Small, large companies have varying social tool perspectives
Small businesses and enterprises don't see eye to eye with social software deployments.
The business communications landscape is undergoing significant transformations as organizations replace old phone systems with more innovative social solutions. The latter category is often defined as tools that support collaboration between internal and external parties through sophisticated technologies, such as video conferencing, social networks and other emerging services. As these applications continue to emerge in the corporate environment, decision-makers need to develop a plan of attack and understand how they can navigate the communication market without encountering unnecessary complications.
While it is common knowledge that no two companies are the same, research has revealed that small and medium-sized businesses (SMBs) often have entirely different social adoption strategies than their larger enterprise counterparts. Although this difference is typical in numerous industries, different sized organizations have generally adopted similar - if not the same - office phone systems to stay competitive. As a result, this dissimilarity is introducing new opportunities for firms to differentiate themselves from rivals.
The contrasting social adoption projects was highlighted in a recent Ipsos study of nearly 10,000 end users within SMBs and enterprises around the world, which found that smaller companies have the tendency to deploy several disparate social technologies for corporate tasks. Large organizations, on the other hand, generally implement fewer technologies to create a more consistent environment.
"The consumerization of IT has changed the fundamental way in which businesses communicate, with enterprise social tools now following a 'bring-your-own-device' model into the workplace. However, there are distinct differences between how SMBs and large companies adopt these tools, and technology decision-makers still require a certain amount of education around the benefits social tools can provide," said Rebecca Sizelove, associate vice president of public affairs at Ipsos.
While business phone systems are still a major factor in the way employees communicate with colleagues, customers and partners, it will become increasingly important that decision-makers adapt to ongoing collaboration changes in the corporate setting. This transformation will be critical to meet the needs of both employees and external parties.
The difference between big and small firms
Communication is still among the most critical needs within the business world, which is why both SMBs and large companies use social tools primarily for collaborating with colleagues, Ipsos noted. At the same time, however, smaller organizations also use social tools for interacting with customers, vendors and competitors, allowing them to take advantage of a more holistic experience. Conversely, respondents within enterprises often use social resources to locate an internal expert on information.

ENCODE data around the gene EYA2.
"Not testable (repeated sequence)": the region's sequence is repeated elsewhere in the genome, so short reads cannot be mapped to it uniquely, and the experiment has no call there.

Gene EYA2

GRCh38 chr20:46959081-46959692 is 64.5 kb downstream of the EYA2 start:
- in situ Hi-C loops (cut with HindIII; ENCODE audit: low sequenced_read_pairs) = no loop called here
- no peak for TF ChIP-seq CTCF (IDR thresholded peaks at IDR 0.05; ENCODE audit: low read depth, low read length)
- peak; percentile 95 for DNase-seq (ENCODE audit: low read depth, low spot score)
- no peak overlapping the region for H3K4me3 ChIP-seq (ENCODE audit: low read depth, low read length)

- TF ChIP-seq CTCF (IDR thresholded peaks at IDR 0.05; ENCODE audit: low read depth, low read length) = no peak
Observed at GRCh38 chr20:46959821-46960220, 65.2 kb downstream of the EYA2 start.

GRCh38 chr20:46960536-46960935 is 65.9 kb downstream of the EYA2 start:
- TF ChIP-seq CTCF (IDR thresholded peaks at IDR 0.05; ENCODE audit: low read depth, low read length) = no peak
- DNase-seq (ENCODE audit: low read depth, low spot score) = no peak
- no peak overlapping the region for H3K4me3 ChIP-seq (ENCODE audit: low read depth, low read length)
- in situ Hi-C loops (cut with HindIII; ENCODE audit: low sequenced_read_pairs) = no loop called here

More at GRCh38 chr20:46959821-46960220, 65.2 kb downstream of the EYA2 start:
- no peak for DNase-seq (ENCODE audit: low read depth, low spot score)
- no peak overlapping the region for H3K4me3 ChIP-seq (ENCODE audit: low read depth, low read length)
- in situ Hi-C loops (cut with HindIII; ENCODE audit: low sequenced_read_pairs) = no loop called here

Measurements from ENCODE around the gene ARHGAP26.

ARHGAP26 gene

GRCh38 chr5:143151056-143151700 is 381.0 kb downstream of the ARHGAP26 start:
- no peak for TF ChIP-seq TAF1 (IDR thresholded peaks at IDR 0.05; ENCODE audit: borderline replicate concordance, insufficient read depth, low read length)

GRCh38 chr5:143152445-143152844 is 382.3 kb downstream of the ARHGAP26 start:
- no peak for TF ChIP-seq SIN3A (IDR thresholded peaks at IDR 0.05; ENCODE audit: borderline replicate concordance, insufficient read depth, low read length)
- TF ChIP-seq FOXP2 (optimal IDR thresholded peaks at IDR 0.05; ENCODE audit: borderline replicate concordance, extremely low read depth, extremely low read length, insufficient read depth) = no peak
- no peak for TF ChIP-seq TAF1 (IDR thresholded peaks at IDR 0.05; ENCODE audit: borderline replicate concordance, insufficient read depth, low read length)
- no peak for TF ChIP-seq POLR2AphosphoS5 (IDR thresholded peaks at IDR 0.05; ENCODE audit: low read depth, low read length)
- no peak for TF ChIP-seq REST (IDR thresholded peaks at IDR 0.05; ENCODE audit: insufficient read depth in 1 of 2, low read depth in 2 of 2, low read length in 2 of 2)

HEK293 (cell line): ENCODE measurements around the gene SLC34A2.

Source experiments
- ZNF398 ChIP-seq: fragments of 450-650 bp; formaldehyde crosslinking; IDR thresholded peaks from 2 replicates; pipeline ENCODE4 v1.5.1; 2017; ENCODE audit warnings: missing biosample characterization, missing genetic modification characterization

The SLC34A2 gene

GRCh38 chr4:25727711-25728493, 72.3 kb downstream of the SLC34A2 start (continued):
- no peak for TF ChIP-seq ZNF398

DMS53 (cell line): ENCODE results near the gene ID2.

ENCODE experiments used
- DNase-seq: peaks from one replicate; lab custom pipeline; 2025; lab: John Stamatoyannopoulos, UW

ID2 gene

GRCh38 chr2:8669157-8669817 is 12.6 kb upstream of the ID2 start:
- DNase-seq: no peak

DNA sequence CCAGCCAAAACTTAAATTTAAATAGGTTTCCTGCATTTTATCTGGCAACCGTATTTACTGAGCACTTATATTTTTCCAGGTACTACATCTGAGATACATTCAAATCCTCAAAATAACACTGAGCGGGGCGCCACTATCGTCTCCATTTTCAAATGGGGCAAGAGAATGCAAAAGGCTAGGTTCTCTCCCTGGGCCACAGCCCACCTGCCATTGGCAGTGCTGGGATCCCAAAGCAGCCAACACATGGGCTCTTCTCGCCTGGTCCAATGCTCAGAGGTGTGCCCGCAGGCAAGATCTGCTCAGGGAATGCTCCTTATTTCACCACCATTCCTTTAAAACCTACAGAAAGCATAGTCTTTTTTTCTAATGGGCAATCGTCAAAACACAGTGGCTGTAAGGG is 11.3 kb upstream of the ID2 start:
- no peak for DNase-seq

Meanwhile, the survey found that employees in big businesses are more hesitant to leverage social solutions, as 27 percent percent believe the technologies' use will impact their company's image, compared to only 21 percent of SMBs. Approximately 25 percent of enterprise employees are also more worried about exposing sensitive information through social platforms, as opposed to only 22 percent of individuals working in SMBs.
Social collaboration is the future
Despite some of the trepidation from larger companies, the rapidly expanding social collaboration markets will become increasingly important technological pursuits for firms looking to support a remote workforce and other innovative strategies.
"Social collaboration technologies represent a growing opportunity for partners with strong demand from end users at both large companies and SMBs. However, each segment uses these technologies in different ways, with SMBs seeing [the benefits of] public [file transfer protocol]/cloud storage, external social networks, blogging platforms while large companies clearly prefer intranets, team sites and videoconferencing," said Jon Roskill of Microsoft.
A separate IDC report stated that the ongoing use of social business tools should encourage decision-makers in both large and small companies to consider moving these initiatives beyond the corporate firewall. Analysts revealed that approximately 67 percent of firms had deployed corporate-sponsored social software in the workplace in 2012.
Similar to how various platforms have different phone system features, however, the social landscape is diverse in the sense that there are numerous solutions to choose from, each of which has their own benefits and setbacks. IDC found that price, minimal performance downtime and latency were the most important characteristics to look for when considering a social technology.
While business VoIP systems are still prevalent in the workplace, the rapidly evolving consumer and corporate environments are encouraging executives to implement numerous collaborative strategies to keep internal and external individuals engaged and connected. Video conferencing, social networks and other tools are well positioned to gain momentum in the coming years as employees demand the ability to use next-generation tools and consumers require anytime access to corporate representatives.
By planning ahead and working with experienced service providers, SMB and enterprise executives can build holistic communication experiences by leveraging both sophisticated voice services and other social tools simultaneously. In doing so, organizations will be able to differentiate themselves from rivals and establish more effective long-term communication programs.